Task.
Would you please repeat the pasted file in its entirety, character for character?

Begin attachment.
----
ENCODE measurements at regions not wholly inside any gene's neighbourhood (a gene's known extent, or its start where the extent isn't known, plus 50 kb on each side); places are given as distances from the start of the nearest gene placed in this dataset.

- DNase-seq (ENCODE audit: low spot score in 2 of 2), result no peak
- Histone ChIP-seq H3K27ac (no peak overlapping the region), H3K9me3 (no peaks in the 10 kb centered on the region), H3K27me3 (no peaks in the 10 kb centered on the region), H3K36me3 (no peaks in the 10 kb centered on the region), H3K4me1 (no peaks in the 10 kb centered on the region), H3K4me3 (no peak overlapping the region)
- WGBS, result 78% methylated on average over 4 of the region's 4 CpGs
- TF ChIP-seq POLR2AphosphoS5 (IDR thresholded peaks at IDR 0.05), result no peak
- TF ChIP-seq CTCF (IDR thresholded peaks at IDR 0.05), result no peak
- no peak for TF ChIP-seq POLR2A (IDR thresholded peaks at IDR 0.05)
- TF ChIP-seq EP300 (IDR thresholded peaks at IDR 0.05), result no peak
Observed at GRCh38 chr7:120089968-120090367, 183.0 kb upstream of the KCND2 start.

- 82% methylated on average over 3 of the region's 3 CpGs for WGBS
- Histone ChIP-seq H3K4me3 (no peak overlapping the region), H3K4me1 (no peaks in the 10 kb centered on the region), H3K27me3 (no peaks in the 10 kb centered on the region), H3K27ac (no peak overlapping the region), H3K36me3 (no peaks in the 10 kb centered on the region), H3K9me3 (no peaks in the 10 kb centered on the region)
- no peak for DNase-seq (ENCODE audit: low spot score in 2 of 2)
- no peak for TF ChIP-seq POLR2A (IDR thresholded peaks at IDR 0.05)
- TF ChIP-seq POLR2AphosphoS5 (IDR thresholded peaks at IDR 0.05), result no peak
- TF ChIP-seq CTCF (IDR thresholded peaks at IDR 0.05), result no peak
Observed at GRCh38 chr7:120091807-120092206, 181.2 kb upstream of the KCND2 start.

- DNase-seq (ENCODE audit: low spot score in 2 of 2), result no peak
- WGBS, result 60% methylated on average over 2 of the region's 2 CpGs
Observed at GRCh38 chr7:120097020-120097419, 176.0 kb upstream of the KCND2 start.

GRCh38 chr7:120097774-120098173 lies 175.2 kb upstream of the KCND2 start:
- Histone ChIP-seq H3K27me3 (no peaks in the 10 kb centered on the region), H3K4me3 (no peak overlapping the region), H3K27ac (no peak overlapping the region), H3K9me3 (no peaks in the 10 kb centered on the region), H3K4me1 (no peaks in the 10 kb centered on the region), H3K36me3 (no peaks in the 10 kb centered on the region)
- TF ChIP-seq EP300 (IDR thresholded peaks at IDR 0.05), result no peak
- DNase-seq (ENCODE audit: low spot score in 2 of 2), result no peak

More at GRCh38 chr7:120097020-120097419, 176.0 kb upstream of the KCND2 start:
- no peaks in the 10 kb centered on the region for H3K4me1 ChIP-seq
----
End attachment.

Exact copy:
ENCODE measurements at regions not wholly inside any gene's neighbourhood (a gene's known extent, or its start where the extent isn't known, plus 50 kb on each side); places are given as distances from the start of the nearest gene placed in this dataset.

- DNase-seq (ENCODE audit: low spot score in 2 of 2), result no peak
- Histone ChIP-seq H3K27ac (no peak overlapping the region), H3K9me3 (no peaks in the 10 kb centered on the region), H3K27me3 (no peaks in the 10 kb centered on the region), H3K36me3 (no peaks in the 10 kb centered on the region), H3K4me1 (no peaks in the 10 kb centered on the region), H3K4me3 (no peak overlapping the region)
- WGBS, result 78% methylated on average over 4 of the region's 4 CpGs
- TF ChIP-seq POLR2AphosphoS5 (IDR thresholded peaks at IDR 0.05), result no peak
- TF ChIP-seq CTCF (IDR thresholded peaks at IDR 0.05), result no peak
- no peak for TF ChIP-seq POLR2A (IDR thresholded peaks at IDR 0.05)
- TF ChIP-seq EP300 (IDR thresholded peaks at IDR 0.05), result no peak
Observed at GRCh38 chr7:120089968-120090367, 183.0 kb upstream of the KCND2 start.

- 82% methylated on average over 3 of the region's 3 CpGs for WGBS
- Histone ChIP-seq H3K4me3 (no peak overlapping the region), H3K4me1 (no peaks in the 10 kb centered on the region), H3K27me3 (no peaks in the 10 kb centered on the region), H3K27ac (no peak overlapping the region), H3K36me3 (no peaks in the 10 kb centered on the region), H3K9me3 (no peaks in the 10 kb centered on the region)
- no peak for DNase-seq (ENCODE audit: low spot score in 2 of 2)
- no peak for TF ChIP-seq POLR2A (IDR thresholded peaks at IDR 0.05)
- TF ChIP-seq POLR2AphosphoS5 (IDR thresholded peaks at IDR 0.05), result no peak
- TF ChIP-seq CTCF (IDR thresholded peaks at IDR 0.05), result no peak
Observed at GRCh38 chr7:120091807-120092206, 181.2 kb upstream of the KCND2 start.

- DNase-seq (ENCODE audit: low spot score in 2 of 2), result no peak
- WGBS, result 60% methylated on average over 2 of the region's 2 CpGs
Observed at GRCh38 chr7:120097020-120097419, 176.0 kb upstream of the KCND2 start.

GRCh38 chr7:120097774-120098173 lies 175.2 kb upstream of the KCND2 start:
- Histone ChIP-seq H3K27me3 (no peaks in the 10 kb centered on the region), H3K4me3 (no peak overlapping the region), H3K27ac (no peak overlapping the region), H3K9me3 (no peaks in the 10 kb centered on the region), H3K4me1 (no peaks in the 10 kb centered on the region), H3K36me3 (no peaks in the 10 kb centered on the region)
- TF ChIP-seq EP300 (IDR thresholded peaks at IDR 0.05), result no peak
- DNase-seq (ENCODE audit: low spot score in 2 of 2), result no peak

More at GRCh38 chr7:120097020-120097419, 176.0 kb upstream of the KCND2 start:
- no peaks in the 10 kb centered on the region for H3K4me1 ChIP-seq